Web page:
Above: Dr Peter Smith
By Yasmin Noone
A new study will attempt to provide proof for or dispute the claim that older employees are at a greater risk of injuring themselves at work, purely because of their age.
The Monash University study, due to commence soon, will aim to measure the increased risk of injury or illness among older, younger and immigrant workers and then determine why certain groups yield the results they do.
Senior research fellow from the Department of Epidemiology and Preventive Medicine at Monash University, Dr Peter Smith, said currently, groups of workers like older employees are often considered vulnerable to injury.
But, he added, a worker should not be attributed with specific characteristics which place them at a higher risk of experiencing a work-related injury just because they are ‘older’, ‘younger’ or ‘new’ to the workforce.
“It’s surprising that there is very research to understand the age distribution of older workers, given the changing demographics of the labour market and the need to accommodate and understand how systems will effectively compensate those who are injured,” Dr Smith said.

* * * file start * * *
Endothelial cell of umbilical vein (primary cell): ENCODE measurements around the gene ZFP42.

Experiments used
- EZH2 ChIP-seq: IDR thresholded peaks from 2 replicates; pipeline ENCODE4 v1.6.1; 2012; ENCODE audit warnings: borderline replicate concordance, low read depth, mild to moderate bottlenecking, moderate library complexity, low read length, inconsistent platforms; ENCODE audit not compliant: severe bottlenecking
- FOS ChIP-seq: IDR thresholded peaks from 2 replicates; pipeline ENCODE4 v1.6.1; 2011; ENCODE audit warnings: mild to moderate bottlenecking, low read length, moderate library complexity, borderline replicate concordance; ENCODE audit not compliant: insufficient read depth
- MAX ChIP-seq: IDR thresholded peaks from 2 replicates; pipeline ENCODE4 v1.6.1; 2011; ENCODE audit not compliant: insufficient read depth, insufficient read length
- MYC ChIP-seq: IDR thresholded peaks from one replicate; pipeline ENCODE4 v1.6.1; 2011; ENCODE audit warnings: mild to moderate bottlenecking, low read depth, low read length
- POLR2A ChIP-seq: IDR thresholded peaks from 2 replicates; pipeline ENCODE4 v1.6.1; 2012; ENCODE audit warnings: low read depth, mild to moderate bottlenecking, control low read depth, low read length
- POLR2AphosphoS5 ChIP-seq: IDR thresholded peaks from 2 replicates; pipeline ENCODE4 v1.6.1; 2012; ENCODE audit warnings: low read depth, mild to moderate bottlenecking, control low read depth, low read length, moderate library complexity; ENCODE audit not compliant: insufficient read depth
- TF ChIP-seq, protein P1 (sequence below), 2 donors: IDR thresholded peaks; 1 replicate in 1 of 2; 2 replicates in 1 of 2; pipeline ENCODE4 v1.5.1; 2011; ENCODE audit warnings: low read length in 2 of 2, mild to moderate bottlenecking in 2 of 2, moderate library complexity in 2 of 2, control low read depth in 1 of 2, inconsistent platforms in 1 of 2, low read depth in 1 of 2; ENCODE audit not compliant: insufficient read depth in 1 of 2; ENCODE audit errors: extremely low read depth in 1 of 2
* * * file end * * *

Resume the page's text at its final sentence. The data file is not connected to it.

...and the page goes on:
“This study will help us understand how the social and structural context at work can lead to an increased risk of injury and will help to develop preventative activities in the future.”
Dr Smith stated that according to recent Australian Bureau Statistics figures, “it looks like the risk is increasing in Australia”. However, this study “will seek to better understand important questions related to work injury and its consequences within the context of the ageing Australian labour market.”
The findings, to be derived from a secondary data analysis, are expected to provide greater clarity on current issues pertaining to older workers, occupational health and safety prevention programs and work-injury compensation systems.
“We know that retirement is not a black or white decision. It’s a fuzzy process.
“People leave the labour market [to retire] and come back in. They might come back to a different job, a different set of workplace hazards and they don’t know a lot about how the change, their age, or the different hazards will ultimately impact on compensations systems.
“Any employer trying to retain experienced, older workers in the workforce need to understand how to reduce the risk of injury in this age group and how changes in the labour market interact with [a person’s] age.”
Based on current survey, injury and workers’ compensation data, the researchers will examine trends in work injury rates and the consequences of work injury across age groups in Australia.
Preliminary results are due out by the start of 2013.
The study has been funded by an Institute for Safety, Compensation and Recovery Research (ISCRR) grant. ISCRR is a joint venture between Monash University, WorkSafe Victoria and the Transport Accident Commission (TAC).